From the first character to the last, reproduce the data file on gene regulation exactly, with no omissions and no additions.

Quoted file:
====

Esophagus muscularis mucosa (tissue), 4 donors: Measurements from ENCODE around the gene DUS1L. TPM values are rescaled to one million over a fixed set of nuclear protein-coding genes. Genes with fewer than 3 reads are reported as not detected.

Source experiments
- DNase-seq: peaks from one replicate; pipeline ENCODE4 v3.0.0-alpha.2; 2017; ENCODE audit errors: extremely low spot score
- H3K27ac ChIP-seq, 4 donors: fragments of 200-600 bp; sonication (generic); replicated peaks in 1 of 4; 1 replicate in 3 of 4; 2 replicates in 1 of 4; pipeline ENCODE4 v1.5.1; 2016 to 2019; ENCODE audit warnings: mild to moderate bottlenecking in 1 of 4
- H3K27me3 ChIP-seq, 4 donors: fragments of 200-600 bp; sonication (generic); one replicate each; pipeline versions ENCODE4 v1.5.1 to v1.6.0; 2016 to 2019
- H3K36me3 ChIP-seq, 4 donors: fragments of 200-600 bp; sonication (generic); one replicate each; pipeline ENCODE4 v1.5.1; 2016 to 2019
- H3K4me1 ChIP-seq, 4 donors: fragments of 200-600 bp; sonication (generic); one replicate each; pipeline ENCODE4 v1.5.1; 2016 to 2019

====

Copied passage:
Esophagus muscularis mucosa (tissue), 4 donors: Measurements from ENCODE around the gene DUS1L. TPM values are rescaled to one million over a fixed set of nuclear protein-coding genes. Genes with fewer than 3 reads are reported as not detected.

Source experiments
- DNase-seq: peaks from one replicate; pipeline ENCODE4 v3.0.0-alpha.2; 2017; ENCODE audit errors: extremely low spot score
- H3K27ac ChIP-seq, 4 donors: fragments of 200-600 bp; sonication (generic); replicated peaks in 1 of 4; 1 replicate in 3 of 4; 2 replicates in 1 of 4; pipeline ENCODE4 v1.5.1; 2016 to 2019; ENCODE audit warnings: mild to moderate bottlenecking in 1 of 4
- H3K27me3 ChIP-seq, 4 donors: fragments of 200-600 bp; sonication (generic); one replicate each; pipeline versions ENCODE4 v1.5.1 to v1.6.0; 2016 to 2019
- H3K36me3 ChIP-seq, 4 donors: fragments of 200-600 bp; sonication (generic); one replicate each; pipeline ENCODE4 v1.5.1; 2016 to 2019
- H3K4me1 ChIP-seq, 4 donors: fragments of 200-600 bp; sonication (generic); one replicate each; pipeline ENCODE4 v1.5.1; 2016 to 2019